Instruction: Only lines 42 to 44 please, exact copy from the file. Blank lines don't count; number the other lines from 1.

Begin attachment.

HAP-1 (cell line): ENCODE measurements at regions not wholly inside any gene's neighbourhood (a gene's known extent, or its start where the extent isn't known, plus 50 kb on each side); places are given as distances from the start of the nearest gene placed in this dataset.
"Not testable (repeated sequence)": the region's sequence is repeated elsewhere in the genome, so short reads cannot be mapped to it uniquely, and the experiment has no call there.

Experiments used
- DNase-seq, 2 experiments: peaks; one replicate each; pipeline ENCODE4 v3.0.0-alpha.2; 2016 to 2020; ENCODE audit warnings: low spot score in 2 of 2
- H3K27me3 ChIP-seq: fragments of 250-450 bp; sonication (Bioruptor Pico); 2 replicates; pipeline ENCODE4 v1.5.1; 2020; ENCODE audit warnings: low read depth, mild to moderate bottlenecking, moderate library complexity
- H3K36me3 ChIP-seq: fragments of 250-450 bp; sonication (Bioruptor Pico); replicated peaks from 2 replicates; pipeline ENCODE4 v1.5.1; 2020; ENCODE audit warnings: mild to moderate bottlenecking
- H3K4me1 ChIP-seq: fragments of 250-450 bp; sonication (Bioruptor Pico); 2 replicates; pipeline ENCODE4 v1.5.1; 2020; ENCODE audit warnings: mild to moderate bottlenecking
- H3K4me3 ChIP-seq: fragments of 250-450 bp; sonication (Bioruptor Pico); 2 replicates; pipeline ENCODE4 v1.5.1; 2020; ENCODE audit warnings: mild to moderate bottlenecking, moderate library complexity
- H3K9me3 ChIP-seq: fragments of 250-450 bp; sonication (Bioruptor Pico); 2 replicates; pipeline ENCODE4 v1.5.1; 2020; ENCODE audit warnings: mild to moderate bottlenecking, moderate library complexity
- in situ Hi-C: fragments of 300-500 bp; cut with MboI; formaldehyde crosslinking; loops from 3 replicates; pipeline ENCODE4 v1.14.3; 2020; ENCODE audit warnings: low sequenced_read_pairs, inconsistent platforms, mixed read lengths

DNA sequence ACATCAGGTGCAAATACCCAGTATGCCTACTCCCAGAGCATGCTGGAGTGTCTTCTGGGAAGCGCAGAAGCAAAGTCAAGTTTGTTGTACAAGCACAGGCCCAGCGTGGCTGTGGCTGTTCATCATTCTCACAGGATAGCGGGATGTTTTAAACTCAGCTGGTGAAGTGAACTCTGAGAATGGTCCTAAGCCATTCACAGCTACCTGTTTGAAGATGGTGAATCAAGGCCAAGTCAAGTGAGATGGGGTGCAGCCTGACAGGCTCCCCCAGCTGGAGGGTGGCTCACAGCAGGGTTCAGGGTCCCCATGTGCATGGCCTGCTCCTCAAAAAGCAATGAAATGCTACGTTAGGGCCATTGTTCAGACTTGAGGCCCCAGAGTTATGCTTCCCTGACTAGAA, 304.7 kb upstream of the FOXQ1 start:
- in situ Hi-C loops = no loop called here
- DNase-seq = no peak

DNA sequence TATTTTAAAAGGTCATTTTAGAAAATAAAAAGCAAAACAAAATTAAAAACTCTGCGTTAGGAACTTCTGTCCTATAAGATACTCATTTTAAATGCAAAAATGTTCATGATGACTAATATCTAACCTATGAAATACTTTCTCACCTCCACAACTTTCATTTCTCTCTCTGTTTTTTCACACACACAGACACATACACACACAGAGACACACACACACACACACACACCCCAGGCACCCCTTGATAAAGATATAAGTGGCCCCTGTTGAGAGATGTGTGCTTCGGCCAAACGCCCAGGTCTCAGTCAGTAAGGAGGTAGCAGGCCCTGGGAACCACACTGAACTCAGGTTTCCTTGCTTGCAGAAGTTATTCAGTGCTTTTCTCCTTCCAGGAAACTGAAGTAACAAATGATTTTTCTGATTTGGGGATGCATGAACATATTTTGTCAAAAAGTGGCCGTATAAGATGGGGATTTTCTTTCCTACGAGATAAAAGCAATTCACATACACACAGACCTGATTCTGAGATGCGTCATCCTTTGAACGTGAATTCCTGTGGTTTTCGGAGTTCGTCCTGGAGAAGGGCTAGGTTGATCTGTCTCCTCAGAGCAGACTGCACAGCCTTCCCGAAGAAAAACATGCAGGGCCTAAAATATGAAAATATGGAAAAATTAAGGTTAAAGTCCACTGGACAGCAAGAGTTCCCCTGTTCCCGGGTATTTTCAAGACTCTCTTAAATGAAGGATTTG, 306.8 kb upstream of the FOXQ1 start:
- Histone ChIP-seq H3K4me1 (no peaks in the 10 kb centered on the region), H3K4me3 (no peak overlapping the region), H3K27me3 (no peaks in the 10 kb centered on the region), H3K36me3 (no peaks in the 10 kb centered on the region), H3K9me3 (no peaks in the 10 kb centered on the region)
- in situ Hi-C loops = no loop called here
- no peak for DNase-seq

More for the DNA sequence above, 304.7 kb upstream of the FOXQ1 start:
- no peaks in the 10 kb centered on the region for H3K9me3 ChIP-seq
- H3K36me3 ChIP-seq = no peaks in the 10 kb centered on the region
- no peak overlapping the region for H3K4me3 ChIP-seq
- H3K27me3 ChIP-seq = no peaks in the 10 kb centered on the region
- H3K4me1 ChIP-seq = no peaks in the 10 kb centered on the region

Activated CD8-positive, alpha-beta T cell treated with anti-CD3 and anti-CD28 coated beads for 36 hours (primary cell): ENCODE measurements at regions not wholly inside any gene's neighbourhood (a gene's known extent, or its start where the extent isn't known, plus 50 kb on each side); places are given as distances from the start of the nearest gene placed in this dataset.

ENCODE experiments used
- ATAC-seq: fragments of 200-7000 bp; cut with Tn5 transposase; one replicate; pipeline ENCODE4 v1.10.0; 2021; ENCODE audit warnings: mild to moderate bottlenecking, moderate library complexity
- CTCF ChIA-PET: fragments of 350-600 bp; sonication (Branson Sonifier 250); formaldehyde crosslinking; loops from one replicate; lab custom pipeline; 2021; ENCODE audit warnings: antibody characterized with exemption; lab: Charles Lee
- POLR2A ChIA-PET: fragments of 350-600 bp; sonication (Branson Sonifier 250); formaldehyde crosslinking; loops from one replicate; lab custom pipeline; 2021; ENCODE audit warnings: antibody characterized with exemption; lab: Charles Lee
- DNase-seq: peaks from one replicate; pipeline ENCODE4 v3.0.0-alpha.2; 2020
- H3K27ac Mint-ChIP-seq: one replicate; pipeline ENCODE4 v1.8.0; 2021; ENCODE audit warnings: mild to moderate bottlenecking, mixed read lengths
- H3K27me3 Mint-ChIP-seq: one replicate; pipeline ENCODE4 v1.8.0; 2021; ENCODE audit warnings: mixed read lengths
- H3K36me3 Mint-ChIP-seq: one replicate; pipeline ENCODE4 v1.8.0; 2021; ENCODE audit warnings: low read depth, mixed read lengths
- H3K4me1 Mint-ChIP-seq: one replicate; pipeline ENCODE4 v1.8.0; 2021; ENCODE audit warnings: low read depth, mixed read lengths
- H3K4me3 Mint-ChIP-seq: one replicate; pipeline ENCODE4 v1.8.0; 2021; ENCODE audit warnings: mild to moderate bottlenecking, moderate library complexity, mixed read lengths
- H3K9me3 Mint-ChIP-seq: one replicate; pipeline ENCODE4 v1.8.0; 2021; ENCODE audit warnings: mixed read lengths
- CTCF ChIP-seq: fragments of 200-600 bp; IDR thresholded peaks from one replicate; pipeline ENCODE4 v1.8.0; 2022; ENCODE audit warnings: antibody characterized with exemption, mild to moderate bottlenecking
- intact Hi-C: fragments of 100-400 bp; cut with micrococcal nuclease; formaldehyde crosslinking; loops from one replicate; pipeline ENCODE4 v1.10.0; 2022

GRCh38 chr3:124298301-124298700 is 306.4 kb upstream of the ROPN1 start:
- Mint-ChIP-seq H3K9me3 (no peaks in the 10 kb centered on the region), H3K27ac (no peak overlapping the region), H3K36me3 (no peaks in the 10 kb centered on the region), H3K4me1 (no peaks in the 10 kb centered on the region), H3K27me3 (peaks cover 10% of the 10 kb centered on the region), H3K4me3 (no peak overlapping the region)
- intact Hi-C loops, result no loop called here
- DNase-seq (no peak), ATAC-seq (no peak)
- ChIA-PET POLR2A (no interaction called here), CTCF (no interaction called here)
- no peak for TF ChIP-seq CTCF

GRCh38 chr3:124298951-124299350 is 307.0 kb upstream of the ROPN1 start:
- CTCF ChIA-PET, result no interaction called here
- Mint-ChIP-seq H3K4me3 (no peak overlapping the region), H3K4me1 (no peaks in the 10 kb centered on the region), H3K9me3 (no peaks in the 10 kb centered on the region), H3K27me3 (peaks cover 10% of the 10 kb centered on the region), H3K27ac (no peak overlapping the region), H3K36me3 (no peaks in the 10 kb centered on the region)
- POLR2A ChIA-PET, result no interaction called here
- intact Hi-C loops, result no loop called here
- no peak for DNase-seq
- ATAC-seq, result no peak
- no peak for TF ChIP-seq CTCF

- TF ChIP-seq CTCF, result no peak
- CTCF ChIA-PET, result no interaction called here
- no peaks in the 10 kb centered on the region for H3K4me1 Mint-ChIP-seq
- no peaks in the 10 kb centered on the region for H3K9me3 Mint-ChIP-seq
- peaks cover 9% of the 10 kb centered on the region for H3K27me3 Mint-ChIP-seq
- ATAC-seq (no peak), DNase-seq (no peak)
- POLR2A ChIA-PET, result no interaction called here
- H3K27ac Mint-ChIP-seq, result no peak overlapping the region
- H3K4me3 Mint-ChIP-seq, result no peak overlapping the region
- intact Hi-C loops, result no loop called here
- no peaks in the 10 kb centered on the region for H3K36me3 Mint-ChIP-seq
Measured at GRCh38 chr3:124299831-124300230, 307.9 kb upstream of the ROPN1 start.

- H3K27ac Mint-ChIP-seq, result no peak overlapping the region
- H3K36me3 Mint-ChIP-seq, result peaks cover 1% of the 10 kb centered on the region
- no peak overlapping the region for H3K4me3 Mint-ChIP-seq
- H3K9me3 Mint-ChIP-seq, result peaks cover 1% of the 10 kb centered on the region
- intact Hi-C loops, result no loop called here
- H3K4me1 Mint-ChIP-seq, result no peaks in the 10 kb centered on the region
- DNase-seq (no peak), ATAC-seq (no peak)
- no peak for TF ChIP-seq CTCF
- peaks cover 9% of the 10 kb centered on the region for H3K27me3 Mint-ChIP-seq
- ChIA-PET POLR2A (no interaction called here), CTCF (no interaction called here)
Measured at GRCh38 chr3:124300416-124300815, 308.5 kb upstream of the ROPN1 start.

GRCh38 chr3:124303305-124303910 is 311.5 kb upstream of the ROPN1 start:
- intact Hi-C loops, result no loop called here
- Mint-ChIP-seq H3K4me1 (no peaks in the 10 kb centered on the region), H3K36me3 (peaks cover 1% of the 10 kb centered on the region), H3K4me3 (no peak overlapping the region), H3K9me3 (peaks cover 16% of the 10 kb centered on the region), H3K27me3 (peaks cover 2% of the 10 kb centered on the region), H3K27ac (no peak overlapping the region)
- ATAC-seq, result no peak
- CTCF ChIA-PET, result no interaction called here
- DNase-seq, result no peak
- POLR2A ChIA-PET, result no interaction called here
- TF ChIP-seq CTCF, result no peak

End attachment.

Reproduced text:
- ChIA-PET POLR2A (no interaction called here), CTCF (no interaction called here)
- no peak for TF ChIP-seq CTCF

GRCh38 chr3:124298951-124299350 is 307.0 kb upstream of the ROPN1 start: